France’s streets have filled again with indignant workers and their sympathizers. It happens frequently, each time, in fact, that France tries to reform its debilitating and inequitable labor laws. The theater and rhetoric this time has followed the pattern of the past as well. Those resisting reform claim a need to protect French workers from rapacious capitalism. It is, as ever, a false message. The fact is that the laws protect only a minority of French workers, not at the expense of the capitalists, but rather at the expense of most other French workers, who, because of these laws, cannot find permanent employment or any work at all. Those in the streets, whether they know it or not, are fighting to protect privilege. It is a sad picture of a nation seemingly determined to harm itself.
The rhetoric and slogans disguise little. The elaborate labor laws that the protesters want so much to preserve hurt the French economy and the French people in two basic ways. First, by protecting established workers from dismissal, even for incompetence, the regulations have given French employers every incentive to limit full-time staff. And so today, as a direct consequence of the rules, millions of French workers—and a majority of the younger workers—earn their living on part-time and short-term work contracts instead of as full-time employees. Second, by limiting the latitude firms have to adjust work schedules and tasks, the rules have stymied the flexibility of French business, making it less competitive and discouraging expansion generally, including of payrolls. In other words, because established workers have convinced government to tailor work rules to their convenience and protect their jobs no matter how poorly they perform, others find themselves excluded from any career or paid employment altogether. The bosses may lose out, but not nearly as thoroughly as other workers, not that those workers with sinecure seem to care.
Certainly, the statistics verify this abusive picture. While those with the choice jobs cannot even lose them for cause, French unemployment has remained high for years. It has crept down recently but still exceeds 9.5 percent of the country’s workforce. Youth unemployment sits at a staggering high level approaching 25 percent. Lest the proponents of the system seek to blame something outside of France for all this hardship, it is noteworthy that in Germany, where labor-market reform went into effect years ago, unemployment runs at about 3.8 percent of the workforce and youth unemployment stands at about 6.5 percent. In the United Kingdom, which never had such debilitating rules, these two figures equal 4.5 percent and 11.8 percent respectively. At the same time, the ill effects of these laws on French competitiveness and expansion have kept overall employment growth there to less than half a percent a year over the past five years and overall French economic growth to a paltry 1.4 percent a year.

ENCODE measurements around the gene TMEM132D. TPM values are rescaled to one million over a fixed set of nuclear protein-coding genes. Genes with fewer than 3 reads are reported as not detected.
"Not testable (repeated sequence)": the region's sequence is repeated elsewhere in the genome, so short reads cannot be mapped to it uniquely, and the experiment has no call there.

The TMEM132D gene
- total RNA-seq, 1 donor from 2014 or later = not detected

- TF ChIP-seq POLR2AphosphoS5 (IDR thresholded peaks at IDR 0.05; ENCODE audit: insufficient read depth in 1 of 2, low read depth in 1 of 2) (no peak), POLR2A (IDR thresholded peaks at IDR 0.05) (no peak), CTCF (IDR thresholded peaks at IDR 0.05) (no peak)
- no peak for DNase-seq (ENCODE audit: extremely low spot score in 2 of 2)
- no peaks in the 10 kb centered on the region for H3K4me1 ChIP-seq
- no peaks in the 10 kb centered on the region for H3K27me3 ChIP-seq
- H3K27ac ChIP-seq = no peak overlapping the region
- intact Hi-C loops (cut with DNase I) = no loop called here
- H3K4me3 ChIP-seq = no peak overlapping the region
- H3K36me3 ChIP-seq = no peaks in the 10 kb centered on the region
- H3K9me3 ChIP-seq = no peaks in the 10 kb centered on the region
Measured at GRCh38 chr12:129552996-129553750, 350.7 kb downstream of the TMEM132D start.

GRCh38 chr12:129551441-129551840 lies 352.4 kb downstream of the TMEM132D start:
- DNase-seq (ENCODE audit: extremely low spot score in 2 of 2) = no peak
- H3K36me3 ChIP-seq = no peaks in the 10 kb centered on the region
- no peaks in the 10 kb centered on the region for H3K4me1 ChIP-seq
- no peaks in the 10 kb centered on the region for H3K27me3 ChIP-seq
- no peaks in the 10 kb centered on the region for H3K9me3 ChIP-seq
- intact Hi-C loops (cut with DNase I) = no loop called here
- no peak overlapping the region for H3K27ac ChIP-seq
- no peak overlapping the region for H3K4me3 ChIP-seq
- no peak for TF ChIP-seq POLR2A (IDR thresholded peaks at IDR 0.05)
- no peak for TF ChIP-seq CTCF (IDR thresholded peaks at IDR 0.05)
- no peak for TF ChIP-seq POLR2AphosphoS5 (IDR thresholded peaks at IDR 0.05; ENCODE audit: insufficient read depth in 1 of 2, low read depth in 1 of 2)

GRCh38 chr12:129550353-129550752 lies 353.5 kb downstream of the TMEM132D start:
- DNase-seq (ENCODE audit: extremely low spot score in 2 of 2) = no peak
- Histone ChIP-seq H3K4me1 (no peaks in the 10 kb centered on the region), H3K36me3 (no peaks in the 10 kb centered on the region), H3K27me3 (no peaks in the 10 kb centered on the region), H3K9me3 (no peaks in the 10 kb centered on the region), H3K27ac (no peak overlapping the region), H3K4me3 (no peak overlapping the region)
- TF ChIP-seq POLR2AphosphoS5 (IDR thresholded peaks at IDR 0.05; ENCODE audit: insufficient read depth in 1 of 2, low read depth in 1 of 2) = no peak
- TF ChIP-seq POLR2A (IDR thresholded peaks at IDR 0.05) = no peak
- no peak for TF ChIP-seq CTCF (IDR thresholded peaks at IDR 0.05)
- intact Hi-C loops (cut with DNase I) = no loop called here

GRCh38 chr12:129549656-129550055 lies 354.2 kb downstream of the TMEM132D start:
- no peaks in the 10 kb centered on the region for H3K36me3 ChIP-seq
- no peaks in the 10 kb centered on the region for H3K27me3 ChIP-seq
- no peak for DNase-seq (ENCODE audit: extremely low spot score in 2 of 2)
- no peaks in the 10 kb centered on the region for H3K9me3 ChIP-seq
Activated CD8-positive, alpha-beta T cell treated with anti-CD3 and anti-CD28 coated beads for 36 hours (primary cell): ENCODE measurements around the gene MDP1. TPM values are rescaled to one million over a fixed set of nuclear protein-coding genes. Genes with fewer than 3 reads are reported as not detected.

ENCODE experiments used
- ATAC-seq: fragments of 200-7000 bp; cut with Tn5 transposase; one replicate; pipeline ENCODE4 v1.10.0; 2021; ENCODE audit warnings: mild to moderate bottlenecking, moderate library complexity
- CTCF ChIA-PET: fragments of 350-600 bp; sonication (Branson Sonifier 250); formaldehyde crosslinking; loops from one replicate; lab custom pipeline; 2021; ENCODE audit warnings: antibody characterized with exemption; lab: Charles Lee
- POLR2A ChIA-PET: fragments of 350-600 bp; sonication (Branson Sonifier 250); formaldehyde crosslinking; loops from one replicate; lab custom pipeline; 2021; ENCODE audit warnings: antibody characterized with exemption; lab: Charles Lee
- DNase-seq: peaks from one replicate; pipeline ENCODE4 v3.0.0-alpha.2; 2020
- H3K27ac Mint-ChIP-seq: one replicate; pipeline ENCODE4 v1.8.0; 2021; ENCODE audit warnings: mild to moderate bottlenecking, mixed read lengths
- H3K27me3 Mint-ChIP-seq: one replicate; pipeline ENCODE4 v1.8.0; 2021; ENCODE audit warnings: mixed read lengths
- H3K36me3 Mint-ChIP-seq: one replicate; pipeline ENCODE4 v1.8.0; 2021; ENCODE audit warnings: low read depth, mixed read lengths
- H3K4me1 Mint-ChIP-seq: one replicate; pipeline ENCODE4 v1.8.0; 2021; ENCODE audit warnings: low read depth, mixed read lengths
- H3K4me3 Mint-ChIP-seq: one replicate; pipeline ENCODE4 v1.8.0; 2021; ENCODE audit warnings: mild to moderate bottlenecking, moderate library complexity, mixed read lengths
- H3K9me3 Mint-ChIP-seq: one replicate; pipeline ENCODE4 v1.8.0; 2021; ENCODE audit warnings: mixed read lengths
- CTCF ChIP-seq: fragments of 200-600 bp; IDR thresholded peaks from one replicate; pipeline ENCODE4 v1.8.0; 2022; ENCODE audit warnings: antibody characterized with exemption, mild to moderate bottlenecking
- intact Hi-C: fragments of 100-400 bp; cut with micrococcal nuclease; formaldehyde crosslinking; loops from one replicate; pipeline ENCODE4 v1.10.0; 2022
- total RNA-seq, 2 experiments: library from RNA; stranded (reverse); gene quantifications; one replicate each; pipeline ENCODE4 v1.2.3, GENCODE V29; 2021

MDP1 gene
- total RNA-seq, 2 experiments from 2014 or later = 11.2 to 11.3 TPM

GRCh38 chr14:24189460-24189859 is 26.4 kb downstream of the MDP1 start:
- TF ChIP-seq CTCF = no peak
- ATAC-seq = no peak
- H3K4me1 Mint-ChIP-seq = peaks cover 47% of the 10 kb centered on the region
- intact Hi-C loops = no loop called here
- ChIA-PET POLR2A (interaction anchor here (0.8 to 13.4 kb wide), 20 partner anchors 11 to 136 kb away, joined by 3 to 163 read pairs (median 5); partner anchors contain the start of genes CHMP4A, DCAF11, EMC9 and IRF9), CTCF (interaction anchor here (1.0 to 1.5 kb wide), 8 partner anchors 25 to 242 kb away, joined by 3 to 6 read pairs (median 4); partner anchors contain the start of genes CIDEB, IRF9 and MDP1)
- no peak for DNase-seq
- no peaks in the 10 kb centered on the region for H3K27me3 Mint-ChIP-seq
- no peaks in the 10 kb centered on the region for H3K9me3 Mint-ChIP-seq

Suffering also are those established employees who work hard and effectively. Because they carry the burden of a payroll that cannot rid itself of ineffective workers—and because the labor laws have discouraged the kind of expansion that would otherwise bring more equipment and systems into the production process—French labor productivity has remained all but stagnant. In fact, labor productivity has grown a meager 0.5 percent a year during these last five years, according to the Organization for Economic Development and Cooperation. And because business cannot afford to raise real wages any faster than worker productivity, real wages in France, even for established workers, have hardly increased at all. Nominal wages have expanded 1.2 percent a year, which, after inflation, about matches the disappointing rate of productivity growth.
It is passing “strange” then that so many young Frenchmen and Frenchwomen have joined the protests. They, after all, have suffered most from these inequitable and abusive laws. Perhaps it is a theatrical impulse that draws these poor people out to support those who have gained so much at their expense. Perhaps it is a cynical hope that somehow they will someday join the ranks of the established workers and also enjoy protections and benefits at the expense of other Frenchmen and Frenchwomen. Perhaps is it the romance of revolutionary action against established power that has long held a place in French imaginations. To be sure, it is easy to see why the French people would want to attack the political establishment. It has, after all, promulgated this abusive labor regime and, even when seeing the error of its ways, has shown cowardice in the face of opposition. But if the political establishment deserves disdain in this, then so do the privileged workers who have benefited at the nation’s expense.
France’s twisted labor laws, to be sure, cannot account for all the country’s political-economic problems. Much more is going on. But if France wants to return to growth and full employment, like Germany, the UK, Scandinavia and the United States, reform of these unfair and dysfunctional rules is a necessary step. It is easy to understand why established workers resist. They continue to benefit greatly from these rules. What is difficult to understand is why so many others in France have joined this privileged group’s effort to prolong the abuse and why this nation seems so determined to wound itself.
Milton Ezrati is a contributing editor at the National Interest, an affiliate of the Center for the Study of Human Capital at the University at Buffalo (SUNY), and recently joined Vested as its chief economist. His latest book, Thirty Tomorrows, describing how the world can cope with the challenges of globalization and aging demographics, was recently released by Thomas Dunne Books of Saint Martin’s Press.